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than one chamber living with old tapestry. In one of them stands the state bed of Sir Hugh Campbell, who in 1672 married Lady Henrietta Stewart. Their initials, with the date, are carved on the outside wall of the court. At one end of the hall runs a gallery which bears the name of the Fiddler's Walk. There the musicians used to play, keeping time with their steps to their tune.


From Cawdor Johnson and Boswell drove to Fort George, "the most regular fortification in the island," according to Johnson ; " where," he continues, " they were entertained by Sir Eyre Coote, the Governor, with such elegance of conversation, as left us no attention to the delicacies of his table." Wolfe, who saw it in 1751, when it was partly made, writes : " I believe there is still work for six or seven years to do. When it is finished one may venture to say (without saying much) that it will be the most con- siderable fortress, and the best situated in Great Britain." ' In the evening our travellers continued their journey to Inverness a distance of twelve miles. The reviewer of Johnson's narrative in the Scots Magazine expresses his wonder that as " he must have passed near the Field of Cullotlen he studiously avoided to men- tion that battle." 2 Boswell is equally reticent. The explanation is perhaps merely due to the dusk of evening, in which they passed by the spot. It is not unlikely, on the other hand, that the silence was intentional. Johnson shows a curious reticence in a passage in which he refers to the Rebellion of 1745. In his description of Rasay he writes: " Not many years ago the late laird led out one hundred men upon a military expedition." Had he visited Cullo- den or described the campaign, his indignation must have flamed forth at the cruelties of the butcher duke. Boswell, Lowlander though he was, said " that they would never be forgotten." With Smollett, in his Tears of Scotland, they might well have ex claimed :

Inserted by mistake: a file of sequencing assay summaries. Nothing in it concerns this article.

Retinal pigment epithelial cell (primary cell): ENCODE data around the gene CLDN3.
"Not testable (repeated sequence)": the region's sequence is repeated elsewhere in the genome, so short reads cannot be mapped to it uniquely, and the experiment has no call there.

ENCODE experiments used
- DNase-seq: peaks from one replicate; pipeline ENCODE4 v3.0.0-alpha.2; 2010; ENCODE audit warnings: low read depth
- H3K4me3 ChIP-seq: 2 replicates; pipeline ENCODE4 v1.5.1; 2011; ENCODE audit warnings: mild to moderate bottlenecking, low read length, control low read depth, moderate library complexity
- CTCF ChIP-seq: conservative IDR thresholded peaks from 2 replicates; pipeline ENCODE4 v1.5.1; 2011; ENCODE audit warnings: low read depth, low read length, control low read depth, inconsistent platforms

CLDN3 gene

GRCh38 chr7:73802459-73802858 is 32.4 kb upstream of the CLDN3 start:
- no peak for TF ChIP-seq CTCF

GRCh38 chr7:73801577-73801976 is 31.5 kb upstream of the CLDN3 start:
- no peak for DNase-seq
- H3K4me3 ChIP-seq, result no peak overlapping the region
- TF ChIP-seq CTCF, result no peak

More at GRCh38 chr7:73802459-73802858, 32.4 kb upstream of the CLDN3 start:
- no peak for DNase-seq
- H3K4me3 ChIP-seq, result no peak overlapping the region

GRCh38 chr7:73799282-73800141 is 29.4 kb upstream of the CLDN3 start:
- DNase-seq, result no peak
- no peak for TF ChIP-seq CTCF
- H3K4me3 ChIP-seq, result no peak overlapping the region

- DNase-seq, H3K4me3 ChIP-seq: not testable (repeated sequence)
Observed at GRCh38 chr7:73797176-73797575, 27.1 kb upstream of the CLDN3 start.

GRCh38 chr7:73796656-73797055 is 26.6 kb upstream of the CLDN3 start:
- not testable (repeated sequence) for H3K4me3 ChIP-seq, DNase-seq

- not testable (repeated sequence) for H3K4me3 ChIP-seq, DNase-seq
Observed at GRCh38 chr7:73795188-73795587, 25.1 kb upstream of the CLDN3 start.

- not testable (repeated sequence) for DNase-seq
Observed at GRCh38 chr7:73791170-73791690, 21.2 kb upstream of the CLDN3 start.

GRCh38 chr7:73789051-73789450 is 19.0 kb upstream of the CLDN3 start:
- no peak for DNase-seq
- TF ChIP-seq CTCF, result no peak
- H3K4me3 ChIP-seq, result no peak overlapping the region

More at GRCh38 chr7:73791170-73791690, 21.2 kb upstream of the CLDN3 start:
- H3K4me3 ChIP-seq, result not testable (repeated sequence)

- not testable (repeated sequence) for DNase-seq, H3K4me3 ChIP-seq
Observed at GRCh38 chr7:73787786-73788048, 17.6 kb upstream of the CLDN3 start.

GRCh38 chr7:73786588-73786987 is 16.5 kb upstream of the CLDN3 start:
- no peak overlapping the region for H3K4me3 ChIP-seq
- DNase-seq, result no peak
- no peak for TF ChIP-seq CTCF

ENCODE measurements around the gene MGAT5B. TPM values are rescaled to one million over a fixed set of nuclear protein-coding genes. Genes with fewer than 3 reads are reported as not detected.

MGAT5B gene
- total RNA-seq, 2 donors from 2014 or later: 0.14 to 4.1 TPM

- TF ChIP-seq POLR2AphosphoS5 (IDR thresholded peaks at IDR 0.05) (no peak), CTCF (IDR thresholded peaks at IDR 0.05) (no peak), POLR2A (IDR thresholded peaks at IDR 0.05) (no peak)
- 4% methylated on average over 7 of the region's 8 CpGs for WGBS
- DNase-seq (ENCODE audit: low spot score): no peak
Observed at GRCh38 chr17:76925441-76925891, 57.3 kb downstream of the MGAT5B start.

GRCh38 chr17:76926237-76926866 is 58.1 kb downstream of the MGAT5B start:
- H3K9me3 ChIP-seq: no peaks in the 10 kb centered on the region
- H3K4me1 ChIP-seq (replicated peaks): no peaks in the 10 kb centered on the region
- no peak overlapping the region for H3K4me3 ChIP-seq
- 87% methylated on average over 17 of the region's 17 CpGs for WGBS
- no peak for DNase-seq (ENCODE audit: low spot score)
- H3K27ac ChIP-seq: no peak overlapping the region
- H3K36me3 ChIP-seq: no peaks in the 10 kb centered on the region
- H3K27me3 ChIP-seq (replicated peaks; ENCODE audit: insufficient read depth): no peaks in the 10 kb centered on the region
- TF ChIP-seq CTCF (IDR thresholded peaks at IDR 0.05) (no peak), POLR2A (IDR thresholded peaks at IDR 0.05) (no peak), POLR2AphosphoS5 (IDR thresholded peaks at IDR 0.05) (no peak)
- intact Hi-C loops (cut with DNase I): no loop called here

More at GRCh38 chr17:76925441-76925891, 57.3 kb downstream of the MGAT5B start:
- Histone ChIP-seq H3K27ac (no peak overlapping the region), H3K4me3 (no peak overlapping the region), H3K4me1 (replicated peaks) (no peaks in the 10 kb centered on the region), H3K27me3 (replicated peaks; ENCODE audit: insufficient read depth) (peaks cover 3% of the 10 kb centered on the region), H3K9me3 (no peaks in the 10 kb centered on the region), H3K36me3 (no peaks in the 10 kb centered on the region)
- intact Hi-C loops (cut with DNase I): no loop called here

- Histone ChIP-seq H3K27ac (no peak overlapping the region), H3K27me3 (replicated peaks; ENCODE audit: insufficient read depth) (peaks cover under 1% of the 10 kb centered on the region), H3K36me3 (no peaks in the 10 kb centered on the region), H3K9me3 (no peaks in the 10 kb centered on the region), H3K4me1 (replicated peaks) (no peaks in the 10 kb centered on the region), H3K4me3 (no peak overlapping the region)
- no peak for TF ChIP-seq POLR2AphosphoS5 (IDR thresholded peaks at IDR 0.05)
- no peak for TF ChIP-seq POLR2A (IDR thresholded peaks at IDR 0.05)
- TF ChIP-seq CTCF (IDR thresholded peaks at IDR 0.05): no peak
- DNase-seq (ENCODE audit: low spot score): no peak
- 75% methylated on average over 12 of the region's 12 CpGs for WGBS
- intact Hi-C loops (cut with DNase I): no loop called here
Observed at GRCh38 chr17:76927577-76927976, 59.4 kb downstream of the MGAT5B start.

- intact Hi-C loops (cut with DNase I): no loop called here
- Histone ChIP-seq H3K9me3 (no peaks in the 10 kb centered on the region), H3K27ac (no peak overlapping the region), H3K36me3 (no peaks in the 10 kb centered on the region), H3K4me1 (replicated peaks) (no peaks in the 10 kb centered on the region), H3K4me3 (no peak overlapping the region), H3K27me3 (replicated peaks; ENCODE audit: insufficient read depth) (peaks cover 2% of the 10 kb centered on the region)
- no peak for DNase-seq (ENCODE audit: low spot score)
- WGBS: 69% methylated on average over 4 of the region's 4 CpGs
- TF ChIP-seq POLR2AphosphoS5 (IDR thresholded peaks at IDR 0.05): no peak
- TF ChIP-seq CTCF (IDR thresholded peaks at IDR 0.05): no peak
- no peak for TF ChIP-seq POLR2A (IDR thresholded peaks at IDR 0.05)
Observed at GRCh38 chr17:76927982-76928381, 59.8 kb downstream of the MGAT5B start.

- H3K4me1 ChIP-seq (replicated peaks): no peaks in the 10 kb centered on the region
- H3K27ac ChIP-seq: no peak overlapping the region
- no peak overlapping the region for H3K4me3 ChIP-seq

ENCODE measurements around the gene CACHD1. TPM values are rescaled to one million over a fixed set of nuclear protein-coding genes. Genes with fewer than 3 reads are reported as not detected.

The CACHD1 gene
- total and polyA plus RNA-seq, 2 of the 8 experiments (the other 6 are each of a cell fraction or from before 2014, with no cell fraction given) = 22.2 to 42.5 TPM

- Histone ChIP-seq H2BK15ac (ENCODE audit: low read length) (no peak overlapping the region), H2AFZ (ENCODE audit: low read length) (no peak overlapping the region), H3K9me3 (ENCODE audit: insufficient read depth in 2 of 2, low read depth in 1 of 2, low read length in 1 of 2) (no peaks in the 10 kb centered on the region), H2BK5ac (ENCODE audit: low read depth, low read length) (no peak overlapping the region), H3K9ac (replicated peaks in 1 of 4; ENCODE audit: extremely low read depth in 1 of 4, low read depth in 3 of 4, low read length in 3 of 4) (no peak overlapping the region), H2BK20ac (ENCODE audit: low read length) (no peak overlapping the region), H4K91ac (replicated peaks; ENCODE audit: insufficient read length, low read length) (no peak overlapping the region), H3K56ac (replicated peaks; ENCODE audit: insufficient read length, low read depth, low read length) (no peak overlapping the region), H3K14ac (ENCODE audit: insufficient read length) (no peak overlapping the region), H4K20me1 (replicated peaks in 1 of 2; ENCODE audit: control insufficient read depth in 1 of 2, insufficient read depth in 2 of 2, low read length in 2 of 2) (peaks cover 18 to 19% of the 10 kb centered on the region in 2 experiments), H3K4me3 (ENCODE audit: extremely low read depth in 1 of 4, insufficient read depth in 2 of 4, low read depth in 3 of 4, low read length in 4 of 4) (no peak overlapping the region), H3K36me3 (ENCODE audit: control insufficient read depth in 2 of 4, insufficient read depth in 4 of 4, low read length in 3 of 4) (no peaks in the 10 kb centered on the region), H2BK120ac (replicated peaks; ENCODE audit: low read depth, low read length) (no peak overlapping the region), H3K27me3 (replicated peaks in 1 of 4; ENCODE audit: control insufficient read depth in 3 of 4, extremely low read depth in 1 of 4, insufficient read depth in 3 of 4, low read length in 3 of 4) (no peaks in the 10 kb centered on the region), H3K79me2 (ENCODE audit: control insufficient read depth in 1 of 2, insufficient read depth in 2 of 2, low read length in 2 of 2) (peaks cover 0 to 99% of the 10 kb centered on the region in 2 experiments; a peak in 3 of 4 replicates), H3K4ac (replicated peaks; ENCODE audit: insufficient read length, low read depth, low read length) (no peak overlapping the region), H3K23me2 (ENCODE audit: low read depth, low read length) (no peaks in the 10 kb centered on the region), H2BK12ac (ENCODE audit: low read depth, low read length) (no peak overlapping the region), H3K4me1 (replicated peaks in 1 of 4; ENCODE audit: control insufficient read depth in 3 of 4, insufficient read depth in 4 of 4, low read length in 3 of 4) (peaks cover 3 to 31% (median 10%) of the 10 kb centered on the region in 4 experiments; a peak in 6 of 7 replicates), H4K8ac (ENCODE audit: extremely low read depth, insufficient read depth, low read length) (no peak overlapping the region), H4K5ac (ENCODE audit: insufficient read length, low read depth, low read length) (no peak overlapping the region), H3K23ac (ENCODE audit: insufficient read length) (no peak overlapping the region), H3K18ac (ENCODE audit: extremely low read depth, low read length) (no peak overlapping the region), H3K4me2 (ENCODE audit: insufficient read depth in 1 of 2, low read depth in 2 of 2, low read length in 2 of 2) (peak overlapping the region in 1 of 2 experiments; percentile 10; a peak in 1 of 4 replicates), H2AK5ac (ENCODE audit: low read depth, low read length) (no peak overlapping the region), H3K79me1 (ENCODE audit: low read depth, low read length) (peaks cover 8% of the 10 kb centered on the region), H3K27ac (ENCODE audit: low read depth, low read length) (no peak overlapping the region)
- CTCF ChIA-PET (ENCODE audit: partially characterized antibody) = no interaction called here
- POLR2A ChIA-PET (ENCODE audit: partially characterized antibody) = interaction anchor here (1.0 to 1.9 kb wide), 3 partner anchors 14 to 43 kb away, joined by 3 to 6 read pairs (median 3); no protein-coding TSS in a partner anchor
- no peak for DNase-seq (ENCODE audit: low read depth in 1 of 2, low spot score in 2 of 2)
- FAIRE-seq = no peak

" Yet when the rage of battle ceased,

The victor's soul was not appeased :

The naked and forlorn must feel

Devouring flames and murd'ring steel."

'- Wright's Life of Wolfe, p. 178. 2 Scots Magazine, 1775, p. 26.

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